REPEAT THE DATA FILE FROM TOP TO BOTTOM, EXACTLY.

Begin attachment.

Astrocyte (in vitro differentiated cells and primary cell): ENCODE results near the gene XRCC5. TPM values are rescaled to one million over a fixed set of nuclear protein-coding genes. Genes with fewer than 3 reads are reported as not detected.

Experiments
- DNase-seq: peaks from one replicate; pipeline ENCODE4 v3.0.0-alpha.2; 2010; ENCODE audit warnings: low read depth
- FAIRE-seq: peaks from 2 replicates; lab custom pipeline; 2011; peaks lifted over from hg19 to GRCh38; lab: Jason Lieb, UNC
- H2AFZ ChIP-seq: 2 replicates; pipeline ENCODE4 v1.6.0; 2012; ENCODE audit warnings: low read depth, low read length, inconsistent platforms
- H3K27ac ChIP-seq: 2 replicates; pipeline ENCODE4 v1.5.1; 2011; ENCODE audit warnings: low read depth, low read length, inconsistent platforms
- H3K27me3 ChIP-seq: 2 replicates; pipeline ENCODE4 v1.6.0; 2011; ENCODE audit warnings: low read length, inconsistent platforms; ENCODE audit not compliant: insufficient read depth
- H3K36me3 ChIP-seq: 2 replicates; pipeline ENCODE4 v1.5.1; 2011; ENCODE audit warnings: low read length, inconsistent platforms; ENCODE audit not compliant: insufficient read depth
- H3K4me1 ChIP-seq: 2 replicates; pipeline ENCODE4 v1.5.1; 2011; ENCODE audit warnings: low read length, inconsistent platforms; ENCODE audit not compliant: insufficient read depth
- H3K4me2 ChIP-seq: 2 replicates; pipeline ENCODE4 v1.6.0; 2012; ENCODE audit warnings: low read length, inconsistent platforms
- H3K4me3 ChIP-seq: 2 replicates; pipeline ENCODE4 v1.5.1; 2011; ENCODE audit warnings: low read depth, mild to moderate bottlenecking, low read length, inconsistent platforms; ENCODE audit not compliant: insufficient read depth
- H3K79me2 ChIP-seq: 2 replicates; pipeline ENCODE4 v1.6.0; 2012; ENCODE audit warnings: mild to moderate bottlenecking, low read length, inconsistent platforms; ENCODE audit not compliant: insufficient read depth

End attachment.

Astrocyte (in vitro differentiated cells and primary cell): ENCODE results near the gene XRCC5. TPM values are rescaled to one million over a fixed set of nuclear protein-coding genes. Genes with fewer than 3 reads are reported as not detected.

Experiments
- DNase-seq: peaks from one replicate; pipeline ENCODE4 v3.0.0-alpha.2; 2010; ENCODE audit warnings: low read depth
- FAIRE-seq: peaks from 2 replicates; lab custom pipeline; 2011; peaks lifted over from hg19 to GRCh38; lab: Jason Lieb, UNC
- H2AFZ ChIP-seq: 2 replicates; pipeline ENCODE4 v1.6.0; 2012; ENCODE audit warnings: low read depth, low read length, inconsistent platforms
- H3K27ac ChIP-seq: 2 replicates; pipeline ENCODE4 v1.5.1; 2011; ENCODE audit warnings: low read depth, low read length, inconsistent platforms
- H3K27me3 ChIP-seq: 2 replicates; pipeline ENCODE4 v1.6.0; 2011; ENCODE audit warnings: low read length, inconsistent platforms; ENCODE audit not compliant: insufficient read depth
- H3K36me3 ChIP-seq: 2 replicates; pipeline ENCODE4 v1.5.1; 2011; ENCODE audit warnings: low read length, inconsistent platforms; ENCODE audit not compliant: insufficient read depth
- H3K4me1 ChIP-seq: 2 replicates; pipeline ENCODE4 v1.5.1; 2011; ENCODE audit warnings: low read length, inconsistent platforms; ENCODE audit not compliant: insufficient read depth
- H3K4me2 ChIP-seq: 2 replicates; pipeline ENCODE4 v1.6.0; 2012; ENCODE audit warnings: low read length, inconsistent platforms
- H3K4me3 ChIP-seq: 2 replicates; pipeline ENCODE4 v1.5.1; 2011; ENCODE audit warnings: low read depth, mild to moderate bottlenecking, low read length, inconsistent platforms; ENCODE audit not compliant: insufficient read depth
- H3K79me2 ChIP-seq: 2 replicates; pipeline ENCODE4 v1.6.0; 2012; ENCODE audit warnings: mild to moderate bottlenecking, low read length, inconsistent platforms; ENCODE audit not compliant: insufficient read depth